International Student Blog

Gear up: Hiking 2017

When in Norway, it’s important to do as the Norwegians – and hike! I thought that it might be helpful to provide a resource for hiking gear and safety information. Many of you may already be experienced hikers but, for those who are new to hiking in Norway and don’t know where (or rather, “wear” – groan!) to begin, here we go:

Moved to Bergen but not a hiker?

Ideally you can hike with someone who has more experience at first, or join an outdoor organization, but if you’re on your own and doing an easier hike somewhere near the city, here are some pointers for dressing yourself! While I love to hike, I’m in no way an expert, so I’ve used my home state’s Washington Trails Association (WTA) page on ‘Selecting Clothing and Gear’ to help provide useful information, read their page here.


The gear you need may really vary depending on the length and strenuousness of the hike, the weather, etc. I’m gearing (so to speak) this post to focus a bit more on easy/beginner hikes such as the ones that are replete around Bergen, but make sure to research more if you decide to, say, make the trip to Trolltunga. Soon you’ll be joining the Norwegians as they dance through the mountains, although not as gracefully (in my case).

IMG_1718My Norwegian partner (right) put me and my American friends to shame with his speed and ease hiking up a mountain in Lofoten this summer. Photo: Stand Hiestand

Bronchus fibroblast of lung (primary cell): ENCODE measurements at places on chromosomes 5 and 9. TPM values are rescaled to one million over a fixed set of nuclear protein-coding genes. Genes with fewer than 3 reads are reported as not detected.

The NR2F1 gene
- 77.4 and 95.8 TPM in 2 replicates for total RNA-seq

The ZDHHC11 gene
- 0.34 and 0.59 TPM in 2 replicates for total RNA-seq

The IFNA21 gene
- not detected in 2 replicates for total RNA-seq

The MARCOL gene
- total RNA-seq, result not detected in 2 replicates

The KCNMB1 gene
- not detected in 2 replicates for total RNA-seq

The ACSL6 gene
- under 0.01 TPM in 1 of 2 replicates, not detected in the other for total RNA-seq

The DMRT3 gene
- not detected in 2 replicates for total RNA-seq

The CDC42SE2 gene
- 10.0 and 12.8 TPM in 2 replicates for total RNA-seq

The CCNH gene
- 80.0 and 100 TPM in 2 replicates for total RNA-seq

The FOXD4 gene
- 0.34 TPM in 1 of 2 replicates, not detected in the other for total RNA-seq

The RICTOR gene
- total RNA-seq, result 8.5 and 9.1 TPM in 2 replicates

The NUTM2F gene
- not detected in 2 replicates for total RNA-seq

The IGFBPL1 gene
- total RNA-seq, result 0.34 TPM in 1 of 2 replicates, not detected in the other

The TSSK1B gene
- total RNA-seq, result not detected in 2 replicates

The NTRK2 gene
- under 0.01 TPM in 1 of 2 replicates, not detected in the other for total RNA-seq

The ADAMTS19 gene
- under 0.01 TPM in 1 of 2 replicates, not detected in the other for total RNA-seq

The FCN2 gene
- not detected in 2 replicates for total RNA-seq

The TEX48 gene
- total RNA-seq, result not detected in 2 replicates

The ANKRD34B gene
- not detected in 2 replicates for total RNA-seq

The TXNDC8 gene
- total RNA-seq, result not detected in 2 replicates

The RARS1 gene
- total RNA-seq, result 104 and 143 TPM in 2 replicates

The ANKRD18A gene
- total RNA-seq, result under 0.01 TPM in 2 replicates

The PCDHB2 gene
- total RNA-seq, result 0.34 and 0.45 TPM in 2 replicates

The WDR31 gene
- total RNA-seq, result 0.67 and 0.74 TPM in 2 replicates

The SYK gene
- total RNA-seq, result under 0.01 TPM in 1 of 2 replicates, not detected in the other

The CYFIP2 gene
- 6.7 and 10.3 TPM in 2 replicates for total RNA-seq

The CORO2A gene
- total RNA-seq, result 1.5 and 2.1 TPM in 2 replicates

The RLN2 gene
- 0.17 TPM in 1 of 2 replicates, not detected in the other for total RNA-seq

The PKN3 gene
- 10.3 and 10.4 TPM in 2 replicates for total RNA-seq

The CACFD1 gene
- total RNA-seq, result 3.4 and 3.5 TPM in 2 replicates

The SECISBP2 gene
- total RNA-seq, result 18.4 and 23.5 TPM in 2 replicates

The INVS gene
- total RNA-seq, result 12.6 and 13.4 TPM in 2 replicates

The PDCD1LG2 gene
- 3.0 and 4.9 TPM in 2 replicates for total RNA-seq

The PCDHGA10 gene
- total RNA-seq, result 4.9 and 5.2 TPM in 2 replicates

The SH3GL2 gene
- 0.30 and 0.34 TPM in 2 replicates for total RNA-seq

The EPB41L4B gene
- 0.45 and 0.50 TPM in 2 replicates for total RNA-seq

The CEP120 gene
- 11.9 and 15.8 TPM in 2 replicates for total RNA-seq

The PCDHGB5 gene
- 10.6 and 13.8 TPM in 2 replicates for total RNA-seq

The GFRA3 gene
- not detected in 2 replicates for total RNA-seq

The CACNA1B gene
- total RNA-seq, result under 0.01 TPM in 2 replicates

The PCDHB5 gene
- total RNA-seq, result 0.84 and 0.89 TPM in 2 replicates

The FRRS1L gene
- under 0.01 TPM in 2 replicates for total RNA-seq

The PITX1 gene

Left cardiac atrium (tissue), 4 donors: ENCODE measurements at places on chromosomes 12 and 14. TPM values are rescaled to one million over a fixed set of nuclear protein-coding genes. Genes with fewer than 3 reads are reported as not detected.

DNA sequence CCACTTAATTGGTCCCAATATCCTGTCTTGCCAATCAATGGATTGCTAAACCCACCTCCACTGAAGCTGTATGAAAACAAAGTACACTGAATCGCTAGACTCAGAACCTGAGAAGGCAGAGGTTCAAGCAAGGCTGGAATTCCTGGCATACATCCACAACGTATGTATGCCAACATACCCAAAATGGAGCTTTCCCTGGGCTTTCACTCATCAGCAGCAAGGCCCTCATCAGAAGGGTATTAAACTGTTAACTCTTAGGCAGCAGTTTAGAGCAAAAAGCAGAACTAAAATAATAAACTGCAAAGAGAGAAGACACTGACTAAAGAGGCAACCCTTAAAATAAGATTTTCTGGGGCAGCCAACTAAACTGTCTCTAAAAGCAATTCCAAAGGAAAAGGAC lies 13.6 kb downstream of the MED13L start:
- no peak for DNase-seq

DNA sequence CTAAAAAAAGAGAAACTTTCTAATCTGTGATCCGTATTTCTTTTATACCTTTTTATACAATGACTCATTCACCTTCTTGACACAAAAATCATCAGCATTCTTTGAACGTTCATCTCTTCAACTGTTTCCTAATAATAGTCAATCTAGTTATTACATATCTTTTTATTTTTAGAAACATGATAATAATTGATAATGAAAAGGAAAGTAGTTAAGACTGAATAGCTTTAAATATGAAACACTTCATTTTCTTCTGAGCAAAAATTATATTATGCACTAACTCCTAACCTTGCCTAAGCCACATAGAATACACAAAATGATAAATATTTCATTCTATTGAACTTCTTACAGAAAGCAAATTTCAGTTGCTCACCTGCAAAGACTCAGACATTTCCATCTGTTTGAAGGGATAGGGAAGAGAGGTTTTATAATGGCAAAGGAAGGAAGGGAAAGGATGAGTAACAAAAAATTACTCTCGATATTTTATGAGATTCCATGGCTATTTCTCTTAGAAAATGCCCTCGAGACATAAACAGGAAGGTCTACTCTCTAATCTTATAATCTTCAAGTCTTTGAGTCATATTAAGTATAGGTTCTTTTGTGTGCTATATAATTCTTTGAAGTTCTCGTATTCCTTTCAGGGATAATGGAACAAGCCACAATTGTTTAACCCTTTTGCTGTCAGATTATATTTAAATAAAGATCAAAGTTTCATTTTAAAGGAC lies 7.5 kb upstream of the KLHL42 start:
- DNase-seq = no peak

While what you need varies on the weather, the weather here in Bergen often varies, so you may want to have layers with you in case you get caught in the shifting winds.  WTA points out that avoid cottoning and wearing synthetics or wool is generally a good idea when thinking hiking gear. Wet cotton is a poor insulator when wet which could be uncomfortable or even dangerous (hypthothermia can be a risk). Here’s what WTA suggests in terms of layers to have handy on a hike:

  • Base layer: In warm weather, this could be a synthetic t-shirt and shorts. In colder weather, you might go with long thermal underwear (so… remember that when you gear up for cross-country skiing this winter!).
  • Insulating layer: This should keep you warm, for example a fleece jacket or wool sweater.
  • Waterproof/ wind-proof layer: Rain/windproof jackets as well as hiking or rain pants would be ideal.
  • Socks: Hiking-socks offer more cushioning and breathability protect against blisters.



Here’s how layered it can get when you’re serious about cold weather hikes! Image:


Of course, if you’re just taking a quick jaunt up Fløyen, you’re unlikely to need all of these, but you may want to make sure you’ve got a waterproof jacket at least, in addition to your base layer!


imageSneaking up Fløyen the back way makes for some new views! Photo: Stand Hiestand 


It’s important to make sure you have appropriate footwear for a hike. Even on the most basic hikes, it’s not a good idea to venture out in flip-flops or other flimsy footwear. At the least you want a hardy tennis shoe that can potentially handle mud, slippery surfaces, and inclines. And if you’re doing anything other than the easiest of hikes, you are gonna want a shoe built specifically for hiking that supports your ankles and feet and keeps them comfy on even the most rugged of paths. So, as WTA mentions, consider the following: